Originally an O'Concannon house served as a relief hospital following The Great Hunger.
Carrownacregg House was located in the townland of Carrownacregg West and the Down Survey indicates that prior to the Cromwellian upheaval of the 1650s this area, then called Carronocirgy, was ruled by Connor O’Kelly and by 1670 it was ruled by Patrick Bellew.
These lands were later granted to Sisby O’Concannon, by patent, dated March 21st 1678 with the Concannons being former Gaelic chiefs in the Kilkerrin area. Waterloo would replace Carrownacregg as their main family residence in the early 19th century and in 1824 Edmund Concannon, of Waterloo Lodge, is recorded as a resident proprietor in county Galway. He married Jane, daughter of John Blake of Belmont and his wife Sarah Cuff, sister of Baron Tyrawley. Blake Foster records that they had six sons, the eldest, Henry, was a barrister and married Countess Maria Aurora Arabella de Luicia. The third son, Edmond, married Kate Parsons and they had a son, Edmond John. James Blake Concannon of Esker was the fourth son. Over 3000 acres owned by Edmond John Concannon and Edward Thomas Beytagh, were offered for sale in the Encumbered Estates Court in 1851. Much of the land was in the baronies of Clare and Dunkellin, and some of it was on perpetual lease from the Clanricarde estate.
At the time of Griffith’s Valuation the Concannons held land in the parish of Killoscobe, some of which was leased from Walter Joyce of Corgary, and also in the parish of Grange, barony of Loughrea. Henry Concannon sold Carrownacregg West, including a mansion ‘out of repair’, to James Browne in 1851. James Browne, a brother of Edward Browne of Ardskea, owned 2 townlands in the parish of Killoscobe, at the time of Griffith’s Valuation as in 1851 he also bought the townland of Killoscobe from George Ruttledge. James Browne owned 574 acres in the 1870s and his wife Julia owned 947 acres in county Galway. James’s grandson Michael Browne died in 1909 and the land was purchased by the Land Commission.
In a Browne genealogy in the James Hardiman Library, NUI, Galway, the ancestry of this branch of the Browne family is traced back to Dominick Browne of Barna, Mayor of Galway in 1575. In 1677 Edward and James Browne were granted Ardskea and other lands in the parish of Kilmoylan under the Acts of Settlement. Family members intermarried with the Brownes of Tuam, the Kirwans, O’Connors, O’Kellys and the Nolans. The Brownes were still resident on their Ardskea estate at the time of Griffith’s Valuation but by 1890 James Browne had sold over 800 acres of his Ardskea estate in the Land Judges’ Court. The petitioner was Emmanuel Churcher. This Browne family also owned estates in Cooloo in the parish of Moylough and also in barony of Ross. By the 1870s Cooloo was in the possession of Michael O’Kelly.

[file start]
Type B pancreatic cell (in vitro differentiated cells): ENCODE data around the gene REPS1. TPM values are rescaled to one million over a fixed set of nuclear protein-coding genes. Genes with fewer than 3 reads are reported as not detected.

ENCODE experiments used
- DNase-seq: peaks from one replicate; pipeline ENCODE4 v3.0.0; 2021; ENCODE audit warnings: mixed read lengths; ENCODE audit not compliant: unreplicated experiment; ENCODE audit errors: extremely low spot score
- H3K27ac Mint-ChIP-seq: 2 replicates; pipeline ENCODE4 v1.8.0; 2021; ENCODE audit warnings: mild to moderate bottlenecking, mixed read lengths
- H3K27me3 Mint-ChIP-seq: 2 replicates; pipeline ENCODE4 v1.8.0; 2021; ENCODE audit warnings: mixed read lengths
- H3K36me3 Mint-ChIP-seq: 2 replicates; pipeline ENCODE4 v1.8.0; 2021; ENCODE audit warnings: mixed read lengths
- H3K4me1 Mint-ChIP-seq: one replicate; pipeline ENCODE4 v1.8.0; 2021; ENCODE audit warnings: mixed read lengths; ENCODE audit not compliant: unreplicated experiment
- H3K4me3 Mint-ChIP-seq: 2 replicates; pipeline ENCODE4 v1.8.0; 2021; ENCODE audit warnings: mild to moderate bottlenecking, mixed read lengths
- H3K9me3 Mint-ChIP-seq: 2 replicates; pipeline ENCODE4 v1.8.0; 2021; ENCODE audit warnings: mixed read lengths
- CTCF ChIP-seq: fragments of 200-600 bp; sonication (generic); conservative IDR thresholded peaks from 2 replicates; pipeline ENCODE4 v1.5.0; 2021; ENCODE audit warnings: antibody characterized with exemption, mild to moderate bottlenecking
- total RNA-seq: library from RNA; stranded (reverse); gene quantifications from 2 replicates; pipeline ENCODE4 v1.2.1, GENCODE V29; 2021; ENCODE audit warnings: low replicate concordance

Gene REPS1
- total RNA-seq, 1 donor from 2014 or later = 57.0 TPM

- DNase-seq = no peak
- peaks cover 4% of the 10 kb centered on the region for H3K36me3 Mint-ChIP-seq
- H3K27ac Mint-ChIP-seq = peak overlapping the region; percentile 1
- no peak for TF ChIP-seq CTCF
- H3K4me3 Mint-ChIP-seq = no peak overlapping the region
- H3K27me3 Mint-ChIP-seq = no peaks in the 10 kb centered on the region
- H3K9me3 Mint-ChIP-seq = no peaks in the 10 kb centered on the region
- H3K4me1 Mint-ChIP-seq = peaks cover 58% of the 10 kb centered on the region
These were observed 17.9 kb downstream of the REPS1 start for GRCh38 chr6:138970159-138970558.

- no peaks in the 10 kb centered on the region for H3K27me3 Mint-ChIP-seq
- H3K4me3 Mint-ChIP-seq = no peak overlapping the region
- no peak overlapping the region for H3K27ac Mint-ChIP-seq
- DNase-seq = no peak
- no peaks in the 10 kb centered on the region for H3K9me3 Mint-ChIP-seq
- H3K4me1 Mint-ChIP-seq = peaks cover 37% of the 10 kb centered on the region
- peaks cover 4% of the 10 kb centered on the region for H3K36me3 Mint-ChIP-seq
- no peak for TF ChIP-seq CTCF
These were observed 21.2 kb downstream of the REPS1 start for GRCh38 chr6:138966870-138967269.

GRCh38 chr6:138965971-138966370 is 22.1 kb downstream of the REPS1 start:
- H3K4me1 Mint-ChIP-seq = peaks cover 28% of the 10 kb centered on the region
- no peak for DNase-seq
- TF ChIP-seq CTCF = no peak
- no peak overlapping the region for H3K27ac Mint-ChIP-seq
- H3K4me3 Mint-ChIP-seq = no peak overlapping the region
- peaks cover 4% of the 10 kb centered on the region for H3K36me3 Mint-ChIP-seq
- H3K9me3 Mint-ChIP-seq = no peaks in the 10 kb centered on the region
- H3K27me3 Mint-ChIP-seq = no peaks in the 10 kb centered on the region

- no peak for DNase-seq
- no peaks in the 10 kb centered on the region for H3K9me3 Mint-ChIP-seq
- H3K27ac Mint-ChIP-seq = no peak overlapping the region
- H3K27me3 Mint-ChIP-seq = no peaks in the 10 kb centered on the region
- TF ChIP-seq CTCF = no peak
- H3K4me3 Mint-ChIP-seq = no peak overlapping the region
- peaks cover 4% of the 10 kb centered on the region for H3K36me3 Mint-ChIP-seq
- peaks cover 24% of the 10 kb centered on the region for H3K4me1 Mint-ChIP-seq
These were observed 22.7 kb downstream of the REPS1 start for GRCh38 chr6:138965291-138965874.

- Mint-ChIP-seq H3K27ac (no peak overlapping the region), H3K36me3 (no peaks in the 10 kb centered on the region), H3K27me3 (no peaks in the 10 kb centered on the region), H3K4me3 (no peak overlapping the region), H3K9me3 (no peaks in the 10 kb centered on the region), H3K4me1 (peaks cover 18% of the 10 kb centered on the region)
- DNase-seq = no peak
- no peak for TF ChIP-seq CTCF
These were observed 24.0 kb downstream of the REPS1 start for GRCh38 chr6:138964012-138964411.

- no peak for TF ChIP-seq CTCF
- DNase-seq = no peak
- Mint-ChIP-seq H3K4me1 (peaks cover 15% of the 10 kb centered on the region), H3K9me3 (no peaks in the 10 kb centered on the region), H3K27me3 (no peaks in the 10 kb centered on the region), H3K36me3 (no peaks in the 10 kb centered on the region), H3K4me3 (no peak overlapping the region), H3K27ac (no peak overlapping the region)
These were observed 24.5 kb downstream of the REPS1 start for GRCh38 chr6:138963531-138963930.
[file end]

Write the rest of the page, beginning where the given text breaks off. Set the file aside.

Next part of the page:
It is also significant to note that during the Great Hunger, Carrownacregg House was used as a fever hospital. It had been idle for a few years prior to the famine. A petition was sent to Dublin to the Commissioners of Relief for financial assistance to open a relief hospital in the area and they were granted permission so they opened up Carrownacregg House. A doctor was appointed and a number of patients were taken in. It was written after by a Dr. Butler in his medical report on November 7th 1849 that 471 people had been treated, of which 141 had dies. It was reported as being one of the highest rates around the country as a fever hospital.
The overcrowding was to great and the deaths so regular that a man was appointed to take away the corpse and bury them. The late Nicholas Hughes, who would later be born in that house, recalls hearing from older people that corpses were buried locally in sandpits and it was said you could hear crying at night coming from the sandpits, and this was called ‘clois na scread’. By 1850 upwards of 245 people had died there.
It became the property of the Hughes family, who originated from Mount Mary, circa 1911 and that family remains in situ today.
The Skehana & District Heritage Group wishes to acknowledge the assistance of Mrs Evelyn Hughes and Nicholas Hughes (Junior) of Carrownacregg for their great assistance in providing materials for this article.
We dedicate this article to the memory of the late Mrs Regina Long (nee Hughes) who was involved in most of the research and compilation of information contained in this article and much of which was printed in The Tuam Herald of July 27th, 1991.
Ar dheis Dé go raibh a anam dilis.